Lampang hospital was founded in 2000 to provide care mainly for the domestic elephants in the Northern Thailand. In addition to the hospital premises located in the Thai Elephant Conservation Center, it also operates a mobile clinic. Elephant Hills Elephant Conservation Project supports this, and other two government run elephant hospitals regularly. During our most recent visit, we donated medical supplies, fruits and vegetables.
It is estimated that 95% of Thailand’s domestic elephants are privately owned. Especially in the mountainous northern provinces, many elephant owners are part of the Karen hill tribe. The mahouts (elephant care takers) at Elephant Hills are also Karen, and originally from Mae Hong Son province. Karen people are well known for their knowledge and expertise in handling these amazing animals.
The elephant hospital provides free treatment for all elephants, regardless of the wealth of the owner. Free treatment is essential especially for many hill tribes living in the mountains, often surviving with low income. Due to long distances and challenging roads, the mobile clinic is literally a lifesaver in more demanding cases. The medical supplies must be constantly restocked, as they are also handed out to mahouts to continue basic treatment independently.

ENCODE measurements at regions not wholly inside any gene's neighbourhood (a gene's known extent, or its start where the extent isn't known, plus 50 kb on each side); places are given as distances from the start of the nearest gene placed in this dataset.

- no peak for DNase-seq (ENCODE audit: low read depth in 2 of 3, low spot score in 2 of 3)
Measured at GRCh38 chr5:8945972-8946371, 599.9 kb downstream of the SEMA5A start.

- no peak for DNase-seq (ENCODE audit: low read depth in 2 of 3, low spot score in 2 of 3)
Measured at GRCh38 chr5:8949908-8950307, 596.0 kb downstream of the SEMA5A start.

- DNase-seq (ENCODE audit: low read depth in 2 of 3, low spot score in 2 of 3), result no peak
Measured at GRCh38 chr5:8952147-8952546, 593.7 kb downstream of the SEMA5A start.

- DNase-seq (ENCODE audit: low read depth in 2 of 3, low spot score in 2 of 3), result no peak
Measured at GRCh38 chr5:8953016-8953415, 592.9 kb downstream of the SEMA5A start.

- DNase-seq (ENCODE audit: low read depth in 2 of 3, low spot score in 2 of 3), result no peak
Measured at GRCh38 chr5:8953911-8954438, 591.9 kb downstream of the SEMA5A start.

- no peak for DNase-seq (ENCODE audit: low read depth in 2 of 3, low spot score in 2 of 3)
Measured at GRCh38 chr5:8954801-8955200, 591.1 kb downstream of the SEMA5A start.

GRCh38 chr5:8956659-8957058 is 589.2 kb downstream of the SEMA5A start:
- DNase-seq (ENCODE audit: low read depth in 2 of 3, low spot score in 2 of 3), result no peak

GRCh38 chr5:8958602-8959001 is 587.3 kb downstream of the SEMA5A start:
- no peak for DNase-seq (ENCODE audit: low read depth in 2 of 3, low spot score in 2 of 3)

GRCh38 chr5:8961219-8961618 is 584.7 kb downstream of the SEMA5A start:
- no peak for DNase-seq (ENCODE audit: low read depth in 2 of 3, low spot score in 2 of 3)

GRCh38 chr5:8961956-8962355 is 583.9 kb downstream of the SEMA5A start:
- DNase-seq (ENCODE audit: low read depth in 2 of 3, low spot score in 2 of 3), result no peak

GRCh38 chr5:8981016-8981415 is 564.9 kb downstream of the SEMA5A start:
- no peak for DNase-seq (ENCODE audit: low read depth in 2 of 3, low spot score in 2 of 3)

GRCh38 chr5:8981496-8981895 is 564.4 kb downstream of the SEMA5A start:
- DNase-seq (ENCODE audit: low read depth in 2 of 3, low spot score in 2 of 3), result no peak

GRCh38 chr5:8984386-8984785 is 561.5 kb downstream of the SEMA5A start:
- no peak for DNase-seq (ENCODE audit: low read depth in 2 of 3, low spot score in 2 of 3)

Caring for a demanding case
In addition to the most commonly used medical supplies, we also donated around three hundred kilos of fruits and vegetables. These were requested specifically to aid one of the elephants being admitted. The female elephant in question had been admitted for several months due to jaw and teeth problems. She couldn’t open her mouth properly, so all nutrition needed to be blended into smoothies. Not only was this costly due to specifically selected fruits and vegetables, but also time-consuming and laborious.
In normal conditions, an elephant can consume up to 250 kg of vegetation per day. The hard-working staff at the hospital had carefully planned a nutritious diet to sustain the large animal and help with its recovery. The blenders containing fruits, vegetables, water and coconut milk were constantly running. After blending, the mahouts climbed up to a platform where they would feed the elephant by pouring the mixture into a hose, with another end in the elephant’s mouth.
Witnessing the dedication and hard work of the vets and other hospital staff, we were once again re-assured that we are directing our support to a correct cause. In the very capable hands of Lampang hospital veterinarians, many elephants can recover from serious illnesses and injuries. Indeed, like in this case, the team’s tireless efforts can often save lives.
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